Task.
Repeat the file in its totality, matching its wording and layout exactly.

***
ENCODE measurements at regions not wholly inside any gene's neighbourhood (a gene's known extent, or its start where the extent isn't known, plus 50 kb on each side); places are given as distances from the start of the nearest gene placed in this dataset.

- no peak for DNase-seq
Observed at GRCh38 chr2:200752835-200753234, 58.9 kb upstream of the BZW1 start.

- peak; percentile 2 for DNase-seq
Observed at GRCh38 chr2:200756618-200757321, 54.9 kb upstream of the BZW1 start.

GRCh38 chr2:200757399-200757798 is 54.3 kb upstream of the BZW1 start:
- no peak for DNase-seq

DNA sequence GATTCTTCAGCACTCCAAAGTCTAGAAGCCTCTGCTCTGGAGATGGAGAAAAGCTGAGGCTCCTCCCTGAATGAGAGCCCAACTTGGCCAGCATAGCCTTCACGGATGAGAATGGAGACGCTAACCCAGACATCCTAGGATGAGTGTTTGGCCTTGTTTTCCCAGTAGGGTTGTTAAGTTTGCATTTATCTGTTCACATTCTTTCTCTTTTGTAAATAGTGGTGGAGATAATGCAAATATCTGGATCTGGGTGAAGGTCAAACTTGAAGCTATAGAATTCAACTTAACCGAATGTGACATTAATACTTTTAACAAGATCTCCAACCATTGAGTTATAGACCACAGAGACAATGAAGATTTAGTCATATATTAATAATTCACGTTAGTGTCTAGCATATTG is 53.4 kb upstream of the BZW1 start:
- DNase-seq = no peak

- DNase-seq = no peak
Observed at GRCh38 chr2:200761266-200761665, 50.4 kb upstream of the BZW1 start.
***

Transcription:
ENCODE measurements at regions not wholly inside any gene's neighbourhood (a gene's known extent, or its start where the extent isn't known, plus 50 kb on each side); places are given as distances from the start of the nearest gene placed in this dataset.

- no peak for DNase-seq
Observed at GRCh38 chr2:200752835-200753234, 58.9 kb upstream of the BZW1 start.

- peak; percentile 2 for DNase-seq
Observed at GRCh38 chr2:200756618-200757321, 54.9 kb upstream of the BZW1 start.

GRCh38 chr2:200757399-200757798 is 54.3 kb upstream of the BZW1 start:
- no peak for DNase-seq

DNA sequence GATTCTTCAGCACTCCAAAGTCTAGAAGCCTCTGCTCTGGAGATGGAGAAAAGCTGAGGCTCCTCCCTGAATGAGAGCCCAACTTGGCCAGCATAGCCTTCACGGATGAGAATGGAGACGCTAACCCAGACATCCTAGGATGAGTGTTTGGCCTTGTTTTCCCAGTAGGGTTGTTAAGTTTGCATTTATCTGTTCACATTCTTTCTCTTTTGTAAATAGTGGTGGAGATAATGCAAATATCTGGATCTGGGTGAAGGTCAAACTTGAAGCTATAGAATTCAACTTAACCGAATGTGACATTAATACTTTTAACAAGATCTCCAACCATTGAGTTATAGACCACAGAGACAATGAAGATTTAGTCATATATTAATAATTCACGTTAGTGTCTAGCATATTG is 53.4 kb upstream of the BZW1 start:
- DNase-seq = no peak

- DNase-seq = no peak
Observed at GRCh38 chr2:200761266-200761665, 50.4 kb upstream of the BZW1 start.